Last month, on inauguration day, President Biden signed the “Executive Order on Preventing and Combating Discrimination on the Basis of Gender Identity or Sexual Orientation.” Women across the United States and around the world reacted with anger. This meant, they feared, the erasure of women’s sex-based rights. But the language and impacts of the order are difficult to decipher for a layperson. In order to clarify, I spoke with Lauren Adams, legal director of Women’s Liberation Front (WoLF), a US-based women-only organization dedicated to the total liberation of women and girls.
78 minutes | Jan 4, 2021
PODCAST: Phyllis Chesler on Aileen Wuornos, America’s ‘first female serial killer’
Aileen Wuornos, often labelled America’s “first female serial killer,” was executed by lethal injection in Florida in 2002. Her life was one of endless trauma and abuse, beginning as a child and extending into her adult life, as a prostitute. The men she killed were said to be johns — she insisted all these murders were done in self-defence. Phyllis Chesler recently published a book about Wuornos, exploring her life, crimes, and trial. Chesler was heavily involved in Wuornos’ case back in the 90s, viewing her then as “a feminist folk hero of sorts,” responding to threats against her life, and wanted the world to understand the trauma endured by women in prostitution. Chesler saw a potential defense of Wuornos in a version of “battered women’s syndrome” — something traditionally used to defend women who kill their abusive husbands after years of torture, claiming self-defence. In November, Chesler published Requiem for a Female Serial Killer, a “psychological crime thriller.” She is a retired professor of psychology and women’s studies and the author of numerous books, including Women and Madness and A Politically Incorrect Feminist. I spoke with her on October 20, 2020, over the phone, from her home in New York.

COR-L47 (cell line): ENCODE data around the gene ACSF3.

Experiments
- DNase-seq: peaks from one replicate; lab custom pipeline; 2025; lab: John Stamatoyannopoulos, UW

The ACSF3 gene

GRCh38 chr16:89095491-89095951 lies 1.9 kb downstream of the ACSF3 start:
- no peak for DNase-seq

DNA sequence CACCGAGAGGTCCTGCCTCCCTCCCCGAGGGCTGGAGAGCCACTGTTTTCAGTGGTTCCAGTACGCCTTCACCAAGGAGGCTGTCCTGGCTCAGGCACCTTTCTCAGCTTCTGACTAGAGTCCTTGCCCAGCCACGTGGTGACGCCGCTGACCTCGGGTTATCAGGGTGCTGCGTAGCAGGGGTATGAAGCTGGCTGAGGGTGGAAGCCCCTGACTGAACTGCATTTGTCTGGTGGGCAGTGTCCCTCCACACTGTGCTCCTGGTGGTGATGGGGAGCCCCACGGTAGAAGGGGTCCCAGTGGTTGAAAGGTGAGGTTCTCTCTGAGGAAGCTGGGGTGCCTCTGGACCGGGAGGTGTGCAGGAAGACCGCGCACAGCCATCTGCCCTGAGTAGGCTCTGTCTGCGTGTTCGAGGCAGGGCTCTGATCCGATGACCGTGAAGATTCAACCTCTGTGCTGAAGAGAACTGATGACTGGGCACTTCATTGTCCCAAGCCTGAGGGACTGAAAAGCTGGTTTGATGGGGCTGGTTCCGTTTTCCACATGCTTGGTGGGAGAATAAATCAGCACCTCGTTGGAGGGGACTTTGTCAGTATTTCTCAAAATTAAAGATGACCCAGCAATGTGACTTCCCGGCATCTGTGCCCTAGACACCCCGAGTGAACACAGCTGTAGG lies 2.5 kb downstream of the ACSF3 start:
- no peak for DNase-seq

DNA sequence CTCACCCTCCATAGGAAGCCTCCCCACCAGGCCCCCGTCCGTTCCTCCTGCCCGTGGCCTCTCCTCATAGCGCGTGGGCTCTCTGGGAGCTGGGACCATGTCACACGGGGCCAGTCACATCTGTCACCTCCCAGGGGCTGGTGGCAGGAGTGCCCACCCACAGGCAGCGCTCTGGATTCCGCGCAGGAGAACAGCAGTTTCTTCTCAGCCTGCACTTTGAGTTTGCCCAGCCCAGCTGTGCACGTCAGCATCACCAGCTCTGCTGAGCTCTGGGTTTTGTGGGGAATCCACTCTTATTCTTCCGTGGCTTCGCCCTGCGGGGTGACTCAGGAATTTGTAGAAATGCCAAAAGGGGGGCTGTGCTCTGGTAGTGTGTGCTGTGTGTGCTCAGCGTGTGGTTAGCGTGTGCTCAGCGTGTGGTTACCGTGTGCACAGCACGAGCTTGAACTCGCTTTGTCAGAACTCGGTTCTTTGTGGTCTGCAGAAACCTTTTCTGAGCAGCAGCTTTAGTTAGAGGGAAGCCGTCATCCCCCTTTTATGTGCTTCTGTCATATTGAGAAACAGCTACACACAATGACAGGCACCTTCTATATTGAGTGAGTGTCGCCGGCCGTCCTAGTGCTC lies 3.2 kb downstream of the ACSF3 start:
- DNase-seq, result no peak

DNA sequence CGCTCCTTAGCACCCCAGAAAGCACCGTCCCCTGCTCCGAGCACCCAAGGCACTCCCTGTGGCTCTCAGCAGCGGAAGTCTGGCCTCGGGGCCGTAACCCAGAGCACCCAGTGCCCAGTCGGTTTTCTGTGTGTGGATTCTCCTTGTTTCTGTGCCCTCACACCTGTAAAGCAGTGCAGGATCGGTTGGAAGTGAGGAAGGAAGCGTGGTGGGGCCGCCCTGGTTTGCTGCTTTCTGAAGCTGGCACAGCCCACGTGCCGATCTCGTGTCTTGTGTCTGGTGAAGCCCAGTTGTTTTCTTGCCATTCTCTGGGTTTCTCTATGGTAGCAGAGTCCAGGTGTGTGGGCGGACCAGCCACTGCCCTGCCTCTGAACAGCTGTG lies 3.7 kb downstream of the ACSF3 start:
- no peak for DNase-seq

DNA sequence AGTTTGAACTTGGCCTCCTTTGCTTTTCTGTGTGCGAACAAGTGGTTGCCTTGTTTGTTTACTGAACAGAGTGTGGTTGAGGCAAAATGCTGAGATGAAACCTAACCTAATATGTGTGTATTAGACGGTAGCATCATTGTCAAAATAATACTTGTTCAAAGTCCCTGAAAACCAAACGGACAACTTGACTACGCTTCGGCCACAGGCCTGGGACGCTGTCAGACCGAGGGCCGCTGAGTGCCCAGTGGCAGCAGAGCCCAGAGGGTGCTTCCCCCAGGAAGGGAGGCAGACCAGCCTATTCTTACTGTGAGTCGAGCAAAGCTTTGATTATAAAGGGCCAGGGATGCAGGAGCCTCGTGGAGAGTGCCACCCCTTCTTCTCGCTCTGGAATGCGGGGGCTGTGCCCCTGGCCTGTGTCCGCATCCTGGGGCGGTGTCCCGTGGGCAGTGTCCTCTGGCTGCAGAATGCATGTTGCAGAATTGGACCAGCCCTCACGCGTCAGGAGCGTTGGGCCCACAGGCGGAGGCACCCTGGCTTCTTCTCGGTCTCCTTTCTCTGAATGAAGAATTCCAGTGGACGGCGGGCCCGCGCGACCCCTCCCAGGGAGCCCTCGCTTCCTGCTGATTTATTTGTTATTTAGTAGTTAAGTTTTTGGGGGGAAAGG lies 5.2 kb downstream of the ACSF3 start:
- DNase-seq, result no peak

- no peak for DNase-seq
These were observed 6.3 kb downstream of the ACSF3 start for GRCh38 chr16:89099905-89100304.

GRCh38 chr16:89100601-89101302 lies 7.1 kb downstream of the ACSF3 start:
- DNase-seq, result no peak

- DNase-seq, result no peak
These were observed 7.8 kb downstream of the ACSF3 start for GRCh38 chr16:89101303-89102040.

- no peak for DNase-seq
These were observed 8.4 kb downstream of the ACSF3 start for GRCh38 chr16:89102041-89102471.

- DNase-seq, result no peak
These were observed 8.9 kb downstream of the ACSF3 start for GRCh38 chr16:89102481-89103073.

49 minutes | Nov 30, 2020
PODCAST: Keira Bell fights the unethical prescribing of hormone blockers to minors in the UK